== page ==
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Unions prepare for battle over Royal Mail’s future

Sparks will fly between government and the unions if Royal Mail is sold off. Andrew Milligan/PA

Union opposition to the Royal Mail sell-off comes as no surprise to any of us. Postmen and women are well known within the public sector for their militancy. But their response must be careful; both the government and potential corporate buyers have dealt with rowdy unions many times before.

The Communication Workers Union (CWU) has always made its position on ownership abundantly clear: the Royal Mail should remain in public ownership and the government cannot sell us something we already own. The very real prospect of Royal Mail falling into the hands of private mail providers TNT or DHL will be very worrying for the union and its 100,000 members. Neither company has a long tradition of unionisation nor of good union relations.

Attracting condemnation

TNT gained infamy during the 1985/6 News International dispute when Rupert Murdoch shifted newspaper distribution away from British Rail to avoid “blacking” by the rail unions. Routes through the Wapping picket line were kept open for TNT’s trucks and vans.

In the past three years or so TNT’s rival Deutsche Post DHL has attracted the attention and condemnation of the UNI Global Union, the International Transport Workers Federation (ITF), and the International Trade Union Confederation (ITUC) over alleged differential treatment of workers outside of Germany. We’re not talking about poor treatment in developing countries, although there is some. The allegations extended to countries with strong trade unions such as Canada, New Zealand and the US.

In Canada it was alleged that DHL threatened to close their operation there if no agreement was reached with the Canadian Autoworkers’ Union (CAW). In New Zealand it is alleged that DHL acted in a discriminatory way by refusing to allow women, mostly from Polynesia, to be covered by a collective agreement.

In 2007 DHL was accused of unfair labour practices in the US and of intimidating workers attempting to organise with the American Postal Workers Union at its facility in Pennsylvania. A national labour judge was highly critical of DHL’s alleged interference in the union election. In response, DHL closed the plant entirely in 2009. Such strategies are not uncommon with powerful multinational companies.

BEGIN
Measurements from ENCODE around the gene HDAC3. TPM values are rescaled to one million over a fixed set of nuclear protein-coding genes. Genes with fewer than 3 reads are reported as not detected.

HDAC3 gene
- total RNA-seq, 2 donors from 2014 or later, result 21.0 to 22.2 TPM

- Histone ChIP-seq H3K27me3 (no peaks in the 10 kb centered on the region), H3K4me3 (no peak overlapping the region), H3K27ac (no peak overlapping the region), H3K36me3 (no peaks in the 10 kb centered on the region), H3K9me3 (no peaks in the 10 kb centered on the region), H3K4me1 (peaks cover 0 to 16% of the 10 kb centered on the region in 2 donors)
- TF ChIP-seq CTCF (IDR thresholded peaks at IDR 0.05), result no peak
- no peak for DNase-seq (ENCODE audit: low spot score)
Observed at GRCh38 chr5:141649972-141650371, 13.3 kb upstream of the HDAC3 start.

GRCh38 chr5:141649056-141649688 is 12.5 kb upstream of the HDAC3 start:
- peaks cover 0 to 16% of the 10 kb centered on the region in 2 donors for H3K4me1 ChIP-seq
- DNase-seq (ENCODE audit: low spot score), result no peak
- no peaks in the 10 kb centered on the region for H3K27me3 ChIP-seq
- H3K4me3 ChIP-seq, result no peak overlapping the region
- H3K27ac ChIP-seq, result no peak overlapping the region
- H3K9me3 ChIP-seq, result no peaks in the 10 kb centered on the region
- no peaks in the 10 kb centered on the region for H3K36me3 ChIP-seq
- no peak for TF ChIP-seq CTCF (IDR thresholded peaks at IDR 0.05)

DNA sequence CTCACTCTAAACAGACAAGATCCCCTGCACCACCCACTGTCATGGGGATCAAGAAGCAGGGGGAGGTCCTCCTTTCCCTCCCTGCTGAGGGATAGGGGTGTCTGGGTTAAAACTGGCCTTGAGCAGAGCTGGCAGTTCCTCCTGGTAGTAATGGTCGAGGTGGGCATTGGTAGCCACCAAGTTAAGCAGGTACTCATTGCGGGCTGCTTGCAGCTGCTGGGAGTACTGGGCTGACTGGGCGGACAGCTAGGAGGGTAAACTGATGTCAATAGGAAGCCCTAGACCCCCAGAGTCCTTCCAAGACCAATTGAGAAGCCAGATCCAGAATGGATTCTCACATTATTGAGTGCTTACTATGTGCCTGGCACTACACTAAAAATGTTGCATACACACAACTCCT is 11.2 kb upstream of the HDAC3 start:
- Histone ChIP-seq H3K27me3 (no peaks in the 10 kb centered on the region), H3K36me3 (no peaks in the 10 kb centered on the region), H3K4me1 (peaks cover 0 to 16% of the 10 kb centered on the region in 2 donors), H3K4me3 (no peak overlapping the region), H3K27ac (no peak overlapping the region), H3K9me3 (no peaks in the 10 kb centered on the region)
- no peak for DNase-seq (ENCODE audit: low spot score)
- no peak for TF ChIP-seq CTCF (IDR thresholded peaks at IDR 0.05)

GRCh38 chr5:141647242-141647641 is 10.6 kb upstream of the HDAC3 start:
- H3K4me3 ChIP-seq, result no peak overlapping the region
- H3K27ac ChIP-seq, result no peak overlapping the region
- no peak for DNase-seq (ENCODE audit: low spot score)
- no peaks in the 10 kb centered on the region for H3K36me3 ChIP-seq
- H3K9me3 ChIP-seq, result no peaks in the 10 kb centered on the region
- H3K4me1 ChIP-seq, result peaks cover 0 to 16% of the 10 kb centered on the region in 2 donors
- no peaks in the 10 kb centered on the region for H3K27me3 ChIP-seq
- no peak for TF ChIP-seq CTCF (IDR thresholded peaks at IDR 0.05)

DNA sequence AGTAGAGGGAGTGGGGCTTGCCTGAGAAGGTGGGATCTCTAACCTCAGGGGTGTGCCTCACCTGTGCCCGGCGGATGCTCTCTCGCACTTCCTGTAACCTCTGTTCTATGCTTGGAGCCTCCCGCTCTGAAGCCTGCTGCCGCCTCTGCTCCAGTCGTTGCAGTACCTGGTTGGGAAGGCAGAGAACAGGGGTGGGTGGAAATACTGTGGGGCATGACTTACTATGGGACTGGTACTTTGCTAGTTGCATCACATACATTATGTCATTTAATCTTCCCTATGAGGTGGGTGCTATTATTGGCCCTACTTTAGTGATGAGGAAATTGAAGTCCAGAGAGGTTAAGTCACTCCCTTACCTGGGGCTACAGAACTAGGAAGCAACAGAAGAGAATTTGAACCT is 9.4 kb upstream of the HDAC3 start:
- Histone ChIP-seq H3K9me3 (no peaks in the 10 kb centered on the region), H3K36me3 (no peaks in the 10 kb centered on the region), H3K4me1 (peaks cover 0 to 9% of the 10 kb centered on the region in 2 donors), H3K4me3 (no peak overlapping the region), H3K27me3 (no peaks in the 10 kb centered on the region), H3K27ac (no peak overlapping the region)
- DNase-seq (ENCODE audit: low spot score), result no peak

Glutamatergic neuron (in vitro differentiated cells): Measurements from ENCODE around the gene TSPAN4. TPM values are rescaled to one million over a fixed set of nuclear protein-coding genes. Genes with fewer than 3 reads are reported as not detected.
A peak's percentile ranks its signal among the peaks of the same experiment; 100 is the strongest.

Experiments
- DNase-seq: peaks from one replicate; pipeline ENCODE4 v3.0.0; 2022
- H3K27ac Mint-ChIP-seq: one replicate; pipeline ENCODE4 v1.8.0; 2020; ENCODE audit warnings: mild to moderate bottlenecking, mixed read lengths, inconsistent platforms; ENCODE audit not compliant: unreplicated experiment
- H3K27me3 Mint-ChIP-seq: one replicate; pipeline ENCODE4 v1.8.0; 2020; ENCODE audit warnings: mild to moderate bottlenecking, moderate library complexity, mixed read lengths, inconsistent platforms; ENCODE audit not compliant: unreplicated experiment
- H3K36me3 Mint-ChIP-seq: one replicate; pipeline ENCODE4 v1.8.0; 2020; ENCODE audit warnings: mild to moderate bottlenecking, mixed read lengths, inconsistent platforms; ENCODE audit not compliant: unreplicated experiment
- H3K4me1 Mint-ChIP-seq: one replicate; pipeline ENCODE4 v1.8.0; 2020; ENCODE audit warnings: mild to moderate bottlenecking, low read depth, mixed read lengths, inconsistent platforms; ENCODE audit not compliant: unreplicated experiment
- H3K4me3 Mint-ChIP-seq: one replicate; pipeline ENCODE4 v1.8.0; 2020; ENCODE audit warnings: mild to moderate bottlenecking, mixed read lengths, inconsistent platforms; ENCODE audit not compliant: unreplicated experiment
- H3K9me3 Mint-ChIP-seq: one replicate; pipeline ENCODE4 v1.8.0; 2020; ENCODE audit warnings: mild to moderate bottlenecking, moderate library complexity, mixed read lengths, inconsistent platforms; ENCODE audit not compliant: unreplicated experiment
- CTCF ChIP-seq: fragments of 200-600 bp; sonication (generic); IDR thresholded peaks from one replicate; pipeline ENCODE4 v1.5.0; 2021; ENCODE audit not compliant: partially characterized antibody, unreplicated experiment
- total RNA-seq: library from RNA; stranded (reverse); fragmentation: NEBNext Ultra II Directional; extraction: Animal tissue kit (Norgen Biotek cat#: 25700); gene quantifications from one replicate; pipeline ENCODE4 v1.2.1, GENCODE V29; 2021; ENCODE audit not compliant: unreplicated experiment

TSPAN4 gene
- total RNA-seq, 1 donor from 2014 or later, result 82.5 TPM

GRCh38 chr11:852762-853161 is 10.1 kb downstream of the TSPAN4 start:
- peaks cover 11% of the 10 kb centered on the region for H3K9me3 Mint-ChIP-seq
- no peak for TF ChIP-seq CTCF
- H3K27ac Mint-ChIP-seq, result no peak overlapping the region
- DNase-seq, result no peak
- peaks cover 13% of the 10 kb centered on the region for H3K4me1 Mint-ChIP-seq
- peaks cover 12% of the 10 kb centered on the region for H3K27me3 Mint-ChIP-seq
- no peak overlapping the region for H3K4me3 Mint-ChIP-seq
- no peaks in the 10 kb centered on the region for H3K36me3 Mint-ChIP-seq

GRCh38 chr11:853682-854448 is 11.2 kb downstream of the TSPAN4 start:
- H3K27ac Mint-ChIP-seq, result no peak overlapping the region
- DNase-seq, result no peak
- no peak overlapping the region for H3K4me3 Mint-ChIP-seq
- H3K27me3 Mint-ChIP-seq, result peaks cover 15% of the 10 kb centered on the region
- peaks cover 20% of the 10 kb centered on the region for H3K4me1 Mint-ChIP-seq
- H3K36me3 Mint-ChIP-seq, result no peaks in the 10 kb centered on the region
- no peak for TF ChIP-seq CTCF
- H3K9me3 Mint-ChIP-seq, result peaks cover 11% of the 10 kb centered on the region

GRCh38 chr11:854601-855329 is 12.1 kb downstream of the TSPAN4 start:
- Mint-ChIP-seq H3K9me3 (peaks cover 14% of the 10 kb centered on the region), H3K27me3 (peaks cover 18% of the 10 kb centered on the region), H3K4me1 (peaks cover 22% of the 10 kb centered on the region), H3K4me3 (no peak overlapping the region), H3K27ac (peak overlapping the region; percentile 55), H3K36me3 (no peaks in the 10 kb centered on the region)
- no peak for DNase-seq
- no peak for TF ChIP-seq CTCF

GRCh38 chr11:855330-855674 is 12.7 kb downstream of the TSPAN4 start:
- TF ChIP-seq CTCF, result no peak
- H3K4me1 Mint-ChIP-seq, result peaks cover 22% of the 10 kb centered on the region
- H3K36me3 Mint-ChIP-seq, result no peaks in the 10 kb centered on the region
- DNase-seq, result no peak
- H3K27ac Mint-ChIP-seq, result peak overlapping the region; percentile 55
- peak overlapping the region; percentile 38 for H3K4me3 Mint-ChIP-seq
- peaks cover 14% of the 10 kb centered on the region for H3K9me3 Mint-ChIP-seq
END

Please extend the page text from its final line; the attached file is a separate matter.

Militant posties

Whether deserved or not, postmen and women have a reputation of being militant. They were famously quick to come to the aid of the strikers during the two-year dispute at the Grunwick photo processing laboratories in the late 70s, and this activism continues today. The recent ballot of CWU members saw a hefty 96% vote against the sell-off, on a turnout of 74%. That is an unambiguous thumbs down for the plan.

Michael Fallon, the government minister responsible for Royal Mail, may argue this was a consultative ballot and not a mandate for action. But a ballot over possible strikes is very much on the cards. However, the CWU will need to be careful to ensure the industrial action is for a legitimate reason to preserve trade union immunity. In recent years employers such as British Airways, Metroline and Johnston Press have not hesitated in seeking High Court injunctions over irregularities in industrial action balloting.

In an attempt to appease the CWU, the Royal Mail is offering a share investment plan, which becomes tax-free after five years, and a legally binding contract over pay and conditions which cannot be changed unilaterally. The CWU leadership is understandably wary of the offer and is demanding a 10-year deal, including the retention of the final salary pension scheme.

Elsewhere in the public sector final salary schemes are being replaced with the Career Average Revalued Earnings (CARE) which are generally regarded as less generous and it’s not surprising the union is trying to delay the inevitable. Whether they get the deal they are looking for remains to be seen. If the union doesn’t get the assurances it wants from Royal Mail management, then expect threats of strike action to follow.

The CWU knows it has the capacity to scupper the floatation, and this is their window of opportunity. But the plan could easily backfire. If the new owners turn out to be DHL or TNT, the new management are likely to be less accommodating towards the CWU. With their own systems and infrastructure already in place, the new owners would have the ability to divert operations away from troublesome Royal Mail facilities.

DHL and TNT didn’t grow their businesses by being stupid: my guess is that strategies to avoid the unions are already being developed.

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